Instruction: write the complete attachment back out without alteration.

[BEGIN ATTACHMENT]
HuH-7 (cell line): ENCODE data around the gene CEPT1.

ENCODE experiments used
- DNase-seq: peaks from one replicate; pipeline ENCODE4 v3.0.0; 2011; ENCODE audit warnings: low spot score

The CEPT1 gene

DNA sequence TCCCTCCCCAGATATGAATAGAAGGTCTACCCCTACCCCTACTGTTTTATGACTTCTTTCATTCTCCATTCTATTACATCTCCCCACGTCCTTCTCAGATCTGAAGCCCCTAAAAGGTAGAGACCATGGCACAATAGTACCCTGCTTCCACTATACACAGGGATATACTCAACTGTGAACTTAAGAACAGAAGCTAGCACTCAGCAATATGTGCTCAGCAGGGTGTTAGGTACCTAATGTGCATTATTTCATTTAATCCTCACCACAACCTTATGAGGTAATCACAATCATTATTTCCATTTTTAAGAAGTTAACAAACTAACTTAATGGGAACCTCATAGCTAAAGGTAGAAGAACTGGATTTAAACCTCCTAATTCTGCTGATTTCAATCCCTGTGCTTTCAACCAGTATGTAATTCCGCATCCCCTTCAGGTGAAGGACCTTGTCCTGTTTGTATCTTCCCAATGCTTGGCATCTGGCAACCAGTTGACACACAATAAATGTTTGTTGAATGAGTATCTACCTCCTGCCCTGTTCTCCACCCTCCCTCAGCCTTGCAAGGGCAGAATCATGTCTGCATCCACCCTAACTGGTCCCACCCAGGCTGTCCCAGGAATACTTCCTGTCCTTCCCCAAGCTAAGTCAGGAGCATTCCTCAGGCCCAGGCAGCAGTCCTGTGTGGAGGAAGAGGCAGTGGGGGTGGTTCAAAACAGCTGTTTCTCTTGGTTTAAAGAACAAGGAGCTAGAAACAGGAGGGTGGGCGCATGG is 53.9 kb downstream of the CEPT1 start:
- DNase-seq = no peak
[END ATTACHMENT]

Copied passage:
HuH-7 (cell line): ENCODE data around the gene CEPT1.

ENCODE experiments used
- DNase-seq: peaks from one replicate; pipeline ENCODE4 v3.0.0; 2011; ENCODE audit warnings: low spot score

The CEPT1 gene

DNA sequence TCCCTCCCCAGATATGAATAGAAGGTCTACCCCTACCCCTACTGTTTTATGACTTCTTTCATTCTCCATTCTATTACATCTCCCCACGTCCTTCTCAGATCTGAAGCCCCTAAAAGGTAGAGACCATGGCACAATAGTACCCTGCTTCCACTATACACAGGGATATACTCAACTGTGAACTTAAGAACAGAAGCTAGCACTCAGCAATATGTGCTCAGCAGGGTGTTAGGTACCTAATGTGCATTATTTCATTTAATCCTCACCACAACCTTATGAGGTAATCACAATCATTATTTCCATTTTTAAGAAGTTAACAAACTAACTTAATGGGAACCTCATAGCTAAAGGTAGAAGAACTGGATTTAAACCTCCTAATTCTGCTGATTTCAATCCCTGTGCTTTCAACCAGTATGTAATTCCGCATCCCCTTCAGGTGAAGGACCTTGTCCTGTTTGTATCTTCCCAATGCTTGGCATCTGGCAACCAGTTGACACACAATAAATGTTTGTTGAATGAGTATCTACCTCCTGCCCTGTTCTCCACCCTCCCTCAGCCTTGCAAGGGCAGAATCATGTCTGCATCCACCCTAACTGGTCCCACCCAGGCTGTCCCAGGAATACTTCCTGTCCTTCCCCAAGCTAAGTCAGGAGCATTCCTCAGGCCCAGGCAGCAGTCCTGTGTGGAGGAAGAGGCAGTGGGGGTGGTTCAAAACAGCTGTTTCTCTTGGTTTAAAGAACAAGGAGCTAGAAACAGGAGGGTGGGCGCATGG is 53.9 kb downstream of the CEPT1 start:
- DNase-seq = no peak